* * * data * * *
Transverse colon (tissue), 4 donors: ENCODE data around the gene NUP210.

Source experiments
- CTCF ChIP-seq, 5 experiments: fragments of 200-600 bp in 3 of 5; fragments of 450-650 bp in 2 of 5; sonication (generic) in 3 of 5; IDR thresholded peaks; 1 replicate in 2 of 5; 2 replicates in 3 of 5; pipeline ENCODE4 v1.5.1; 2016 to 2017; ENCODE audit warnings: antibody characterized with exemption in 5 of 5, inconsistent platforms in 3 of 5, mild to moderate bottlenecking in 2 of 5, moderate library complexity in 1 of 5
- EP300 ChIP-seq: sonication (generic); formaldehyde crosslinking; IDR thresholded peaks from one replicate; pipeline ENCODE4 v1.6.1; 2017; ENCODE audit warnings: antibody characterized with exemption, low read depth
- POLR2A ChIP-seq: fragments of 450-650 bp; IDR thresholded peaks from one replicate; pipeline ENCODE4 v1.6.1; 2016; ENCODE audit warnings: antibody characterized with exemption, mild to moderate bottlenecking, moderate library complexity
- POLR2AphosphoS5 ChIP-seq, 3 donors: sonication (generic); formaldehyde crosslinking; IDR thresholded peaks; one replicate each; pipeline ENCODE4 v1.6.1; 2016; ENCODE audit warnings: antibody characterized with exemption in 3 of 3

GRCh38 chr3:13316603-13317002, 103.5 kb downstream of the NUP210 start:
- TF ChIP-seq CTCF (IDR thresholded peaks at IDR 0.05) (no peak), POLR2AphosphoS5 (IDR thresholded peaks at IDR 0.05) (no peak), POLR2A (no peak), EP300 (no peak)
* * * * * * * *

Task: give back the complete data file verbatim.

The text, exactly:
Transverse colon (tissue), 4 donors: ENCODE data around the gene NUP210.

Source experiments
- CTCF ChIP-seq, 5 experiments: fragments of 200-600 bp in 3 of 5; fragments of 450-650 bp in 2 of 5; sonication (generic) in 3 of 5; IDR thresholded peaks; 1 replicate in 2 of 5; 2 replicates in 3 of 5; pipeline ENCODE4 v1.5.1; 2016 to 2017; ENCODE audit warnings: antibody characterized with exemption in 5 of 5, inconsistent platforms in 3 of 5, mild to moderate bottlenecking in 2 of 5, moderate library complexity in 1 of 5
- EP300 ChIP-seq: sonication (generic); formaldehyde crosslinking; IDR thresholded peaks from one replicate; pipeline ENCODE4 v1.6.1; 2017; ENCODE audit warnings: antibody characterized with exemption, low read depth
- POLR2A ChIP-seq: fragments of 450-650 bp; IDR thresholded peaks from one replicate; pipeline ENCODE4 v1.6.1; 2016; ENCODE audit warnings: antibody characterized with exemption, mild to moderate bottlenecking, moderate library complexity
- POLR2AphosphoS5 ChIP-seq, 3 donors: sonication (generic); formaldehyde crosslinking; IDR thresholded peaks; one replicate each; pipeline ENCODE4 v1.6.1; 2016; ENCODE audit warnings: antibody characterized with exemption in 3 of 3

GRCh38 chr3:13316603-13317002, 103.5 kb downstream of the NUP210 start:
- TF ChIP-seq CTCF (IDR thresholded peaks at IDR 0.05) (no peak), POLR2AphosphoS5 (IDR thresholded peaks at IDR 0.05) (no peak), POLR2A (no peak), EP300 (no peak)